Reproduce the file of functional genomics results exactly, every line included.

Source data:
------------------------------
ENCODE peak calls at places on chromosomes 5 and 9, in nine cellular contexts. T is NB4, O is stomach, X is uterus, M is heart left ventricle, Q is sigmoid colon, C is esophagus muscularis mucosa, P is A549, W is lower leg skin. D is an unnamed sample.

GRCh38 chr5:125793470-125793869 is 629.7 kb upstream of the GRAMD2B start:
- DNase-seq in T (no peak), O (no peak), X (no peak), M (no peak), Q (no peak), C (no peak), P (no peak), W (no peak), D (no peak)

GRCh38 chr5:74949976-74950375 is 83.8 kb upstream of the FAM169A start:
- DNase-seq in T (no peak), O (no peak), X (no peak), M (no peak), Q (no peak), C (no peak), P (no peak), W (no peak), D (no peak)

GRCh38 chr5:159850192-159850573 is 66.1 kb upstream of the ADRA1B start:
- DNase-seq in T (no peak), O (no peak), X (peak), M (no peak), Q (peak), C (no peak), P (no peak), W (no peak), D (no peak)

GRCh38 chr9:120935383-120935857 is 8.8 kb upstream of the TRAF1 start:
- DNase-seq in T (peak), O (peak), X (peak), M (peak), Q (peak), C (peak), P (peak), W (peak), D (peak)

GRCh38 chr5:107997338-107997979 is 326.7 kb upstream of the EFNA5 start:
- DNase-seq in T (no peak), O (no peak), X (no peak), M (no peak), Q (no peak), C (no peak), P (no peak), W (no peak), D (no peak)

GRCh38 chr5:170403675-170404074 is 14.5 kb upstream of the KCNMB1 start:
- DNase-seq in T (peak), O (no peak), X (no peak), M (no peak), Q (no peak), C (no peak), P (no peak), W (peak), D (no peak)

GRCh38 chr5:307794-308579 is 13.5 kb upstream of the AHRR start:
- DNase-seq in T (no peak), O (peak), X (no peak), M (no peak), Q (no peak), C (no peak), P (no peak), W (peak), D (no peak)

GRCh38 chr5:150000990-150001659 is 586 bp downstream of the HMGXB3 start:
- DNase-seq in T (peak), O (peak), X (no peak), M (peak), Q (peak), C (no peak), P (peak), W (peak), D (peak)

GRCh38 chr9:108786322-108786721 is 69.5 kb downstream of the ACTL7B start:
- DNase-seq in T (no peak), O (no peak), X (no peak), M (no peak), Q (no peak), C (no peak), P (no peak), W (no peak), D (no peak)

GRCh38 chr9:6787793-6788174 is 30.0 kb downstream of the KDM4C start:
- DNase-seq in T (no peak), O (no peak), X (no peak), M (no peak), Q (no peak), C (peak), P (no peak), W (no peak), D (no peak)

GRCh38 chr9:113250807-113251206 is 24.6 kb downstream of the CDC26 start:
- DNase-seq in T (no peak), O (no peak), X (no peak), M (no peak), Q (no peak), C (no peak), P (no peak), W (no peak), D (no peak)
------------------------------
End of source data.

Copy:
ENCODE peak calls at places on chromosomes 5 and 9, in nine cellular contexts. T is NB4, O is stomach, X is uterus, M is heart left ventricle, Q is sigmoid colon, C is esophagus muscularis mucosa, P is A549, W is lower leg skin. D is an unnamed sample.

GRCh38 chr5:125793470-125793869 is 629.7 kb upstream of the GRAMD2B start:
- DNase-seq in T (no peak), O (no peak), X (no peak), M (no peak), Q (no peak), C (no peak), P (no peak), W (no peak), D (no peak)

GRCh38 chr5:74949976-74950375 is 83.8 kb upstream of the FAM169A start:
- DNase-seq in T (no peak), O (no peak), X (no peak), M (no peak), Q (no peak), C (no peak), P (no peak), W (no peak), D (no peak)

GRCh38 chr5:159850192-159850573 is 66.1 kb upstream of the ADRA1B start:
- DNase-seq in T (no peak), O (no peak), X (peak), M (no peak), Q (peak), C (no peak), P (no peak), W (no peak), D (no peak)

GRCh38 chr9:120935383-120935857 is 8.8 kb upstream of the TRAF1 start:
- DNase-seq in T (peak), O (peak), X (peak), M (peak), Q (peak), C (peak), P (peak), W (peak), D (peak)

GRCh38 chr5:107997338-107997979 is 326.7 kb upstream of the EFNA5 start:
- DNase-seq in T (no peak), O (no peak), X (no peak), M (no peak), Q (no peak), C (no peak), P (no peak), W (no peak), D (no peak)

GRCh38 chr5:170403675-170404074 is 14.5 kb upstream of the KCNMB1 start:
- DNase-seq in T (peak), O (no peak), X (no peak), M (no peak), Q (no peak), C (no peak), P (no peak), W (peak), D (no peak)

GRCh38 chr5:307794-308579 is 13.5 kb upstream of the AHRR start:
- DNase-seq in T (no peak), O (peak), X (no peak), M (no peak), Q (no peak), C (no peak), P (no peak), W (peak), D (no peak)

GRCh38 chr5:150000990-150001659 is 586 bp downstream of the HMGXB3 start:
- DNase-seq in T (peak), O (peak), X (no peak), M (peak), Q (peak), C (no peak), P (peak), W (peak), D (peak)

GRCh38 chr9:108786322-108786721 is 69.5 kb downstream of the ACTL7B start:
- DNase-seq in T (no peak), O (no peak), X (no peak), M (no peak), Q (no peak), C (no peak), P (no peak), W (no peak), D (no peak)

GRCh38 chr9:6787793-6788174 is 30.0 kb downstream of the KDM4C start:
- DNase-seq in T (no peak), O (no peak), X (no peak), M (no peak), Q (no peak), C (peak), P (no peak), W (no peak), D (no peak)

GRCh38 chr9:113250807-113251206 is 24.6 kb downstream of the CDC26 start:
- DNase-seq in T (no peak), O (no peak), X (no peak), M (no peak), Q (no peak), C (no peak), P (no peak), W (no peak), D (no peak)